It’s too easy to become complacent about your hard drives. Crazy really when you consider they are the guardians of your data, the keepers of everything you value that a few years ago you would have kept locked away in your filing cabinet or in photo albums. And yet you take them for granted. Why? Because they are reliable; you will seldom have one fail on you. Right? Wrong. They do fail and the best question you can ask of a hard drive is not ‘Will you fail?’ but ‘When will you fail?’
Digital photography got going big time around 2001 and since then, as a keen photographer, I have accumulated several tens of thousands of images that I really do not want to lose. Are you in that situation, or something like it? How many back-ups do you have of your photos and how do you store them? Even if you are not too worried about your photos, the same question can be asked about all your valuable document files. (All those books you’ve written; the precious notes and ideas about new books and projects etc.)
Over the years, I think I’ve been lucky – I’ve never had a hard drive in a computer fail on me and until recently I’ve never had an external drive fail. This happy situation is of course what leads to complacency. Sharing much of my time between Tuscany and Phuket, with interludes elsewhere, I tend to bring my office with me. I keep my recent photos and all document files on my computer and they, along with all my older photos I keep backed up on a 1Tb hard drive. And because I’ve read posts like this one in the past and believed them, I also keep everything from my computer and external drive, as well as all of Gail’s stuff, backed up twice on two separate hard drives that I keep under safe storage in Italy.
Nevertheless, when my 1Tb drive stopped working recently, it was a nuisance and I realise with the benefit of hindsight that I should have read the warning signs.
What were they? Simple really – the drive was taking longer and longer to register when I plugged it into my computer. My old BlackMac was also culpable, I think, since it kept randomly ejecting the drive and giving me the ‘if you’re not careful, this drive is going to be damaged’ warning panel. So I should have known it was going to happen, especially since things happen in threes, and late last year I had two memory stick thumb drives fail as well. Of course, I kept meaning to buy another drive and back the old one up again, but when I finally did, it was too late: my not-very-old 1Tb drive was semi-comatose.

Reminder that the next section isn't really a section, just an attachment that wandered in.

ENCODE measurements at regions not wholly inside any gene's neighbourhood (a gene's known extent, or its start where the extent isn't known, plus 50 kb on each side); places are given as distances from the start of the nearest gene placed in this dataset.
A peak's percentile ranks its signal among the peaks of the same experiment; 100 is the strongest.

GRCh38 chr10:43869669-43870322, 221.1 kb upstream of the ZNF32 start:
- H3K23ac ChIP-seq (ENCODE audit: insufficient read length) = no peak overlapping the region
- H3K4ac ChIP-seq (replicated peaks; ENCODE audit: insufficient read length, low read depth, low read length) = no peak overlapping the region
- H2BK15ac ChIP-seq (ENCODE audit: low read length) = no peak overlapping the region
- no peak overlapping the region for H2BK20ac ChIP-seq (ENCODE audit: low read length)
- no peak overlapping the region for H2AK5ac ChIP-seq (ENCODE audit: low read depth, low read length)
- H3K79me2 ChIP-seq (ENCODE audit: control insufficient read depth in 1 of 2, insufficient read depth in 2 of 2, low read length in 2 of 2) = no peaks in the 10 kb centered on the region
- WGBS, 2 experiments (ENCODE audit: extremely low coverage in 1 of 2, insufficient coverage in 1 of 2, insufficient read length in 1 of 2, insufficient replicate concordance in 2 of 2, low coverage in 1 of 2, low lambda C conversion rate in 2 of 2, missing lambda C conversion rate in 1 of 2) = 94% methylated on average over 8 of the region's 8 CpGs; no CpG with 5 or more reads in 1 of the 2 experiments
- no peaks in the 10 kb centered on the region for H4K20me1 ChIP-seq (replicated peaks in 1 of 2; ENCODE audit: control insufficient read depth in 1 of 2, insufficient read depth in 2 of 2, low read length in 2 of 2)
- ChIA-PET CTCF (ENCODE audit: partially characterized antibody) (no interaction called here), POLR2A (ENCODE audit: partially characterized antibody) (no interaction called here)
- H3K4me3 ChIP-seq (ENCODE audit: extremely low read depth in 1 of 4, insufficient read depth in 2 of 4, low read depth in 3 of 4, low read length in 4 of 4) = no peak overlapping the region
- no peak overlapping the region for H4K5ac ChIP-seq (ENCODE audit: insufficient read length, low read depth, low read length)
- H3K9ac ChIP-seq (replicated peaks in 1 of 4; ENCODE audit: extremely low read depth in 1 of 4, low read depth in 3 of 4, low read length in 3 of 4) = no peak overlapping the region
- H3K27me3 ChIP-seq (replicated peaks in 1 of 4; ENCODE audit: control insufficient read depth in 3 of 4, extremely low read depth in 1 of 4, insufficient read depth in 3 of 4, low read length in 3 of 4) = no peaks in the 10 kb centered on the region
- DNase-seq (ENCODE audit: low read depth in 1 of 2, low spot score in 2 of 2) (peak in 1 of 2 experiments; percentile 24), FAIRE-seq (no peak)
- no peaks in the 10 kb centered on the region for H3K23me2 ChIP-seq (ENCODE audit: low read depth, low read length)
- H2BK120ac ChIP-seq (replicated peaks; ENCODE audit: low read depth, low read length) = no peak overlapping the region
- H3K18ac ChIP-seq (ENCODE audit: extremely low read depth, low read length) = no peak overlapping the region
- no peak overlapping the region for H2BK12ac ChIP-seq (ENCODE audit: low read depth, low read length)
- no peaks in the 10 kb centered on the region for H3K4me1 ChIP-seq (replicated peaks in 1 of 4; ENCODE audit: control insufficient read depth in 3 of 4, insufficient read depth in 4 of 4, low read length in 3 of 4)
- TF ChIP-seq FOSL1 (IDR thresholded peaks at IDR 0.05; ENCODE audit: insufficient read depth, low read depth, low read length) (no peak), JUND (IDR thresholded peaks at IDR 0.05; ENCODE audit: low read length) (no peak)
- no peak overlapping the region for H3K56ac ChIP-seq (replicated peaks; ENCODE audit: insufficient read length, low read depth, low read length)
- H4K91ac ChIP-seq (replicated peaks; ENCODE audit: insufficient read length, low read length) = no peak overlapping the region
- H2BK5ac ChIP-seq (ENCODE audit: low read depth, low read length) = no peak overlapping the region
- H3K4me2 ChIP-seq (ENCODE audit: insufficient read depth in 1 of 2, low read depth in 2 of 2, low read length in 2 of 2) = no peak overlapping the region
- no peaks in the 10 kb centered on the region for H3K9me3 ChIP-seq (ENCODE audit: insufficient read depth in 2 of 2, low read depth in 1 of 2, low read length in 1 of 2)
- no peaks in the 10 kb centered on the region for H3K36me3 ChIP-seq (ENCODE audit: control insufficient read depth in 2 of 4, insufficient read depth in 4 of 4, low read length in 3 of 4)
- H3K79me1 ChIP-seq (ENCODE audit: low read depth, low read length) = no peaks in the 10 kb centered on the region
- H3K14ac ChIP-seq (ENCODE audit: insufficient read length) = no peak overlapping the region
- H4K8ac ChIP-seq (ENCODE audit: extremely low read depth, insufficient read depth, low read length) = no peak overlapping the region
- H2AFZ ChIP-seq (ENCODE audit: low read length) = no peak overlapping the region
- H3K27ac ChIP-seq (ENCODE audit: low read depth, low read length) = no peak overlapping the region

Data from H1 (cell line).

I took the drive into a computer store here in Phuket and asked them to retrieve the data and put it on another drive. The equivalent of £30 and week later they called me say that they couldn’t do it and needed to send it to Bangkok. How much do you estimated it will cost? I asked. Around 15-20000 Baht was the answer (£270-350). Ouch. Fortunately, as I said above, almost everything on the drive is backed up in Italy and I don’t need the files urgently, so I declined their offer. I still occasionally plug in the drive in the hope that it might have come out of its coma – the light comes on and it whirs away, and it registers on the Mac’s disk utility, but not enough to repair it.
Anyway, what all this preamble is really leading up to is that I have now covered my bases further by upgrading the free few Gb I had with Dropbox and bought a 100Gb package. At US$99 per year it gives peace of mind. The photos I have with me on the computer – around 30Gb – have taken the best part of a week to upload. Not sure why – my Internet connection here is fast, but now it’s done, it’s reassuring to know that the next time a drive fails (I’m now firmly in the mindset of when not if), everything is sitting safely in the San Francisco HQ of dropbox, or wherever they keep their servers. I’ll do the remaining photos when we return to Italy.
I wonder how many backups of backups Dropbox keep…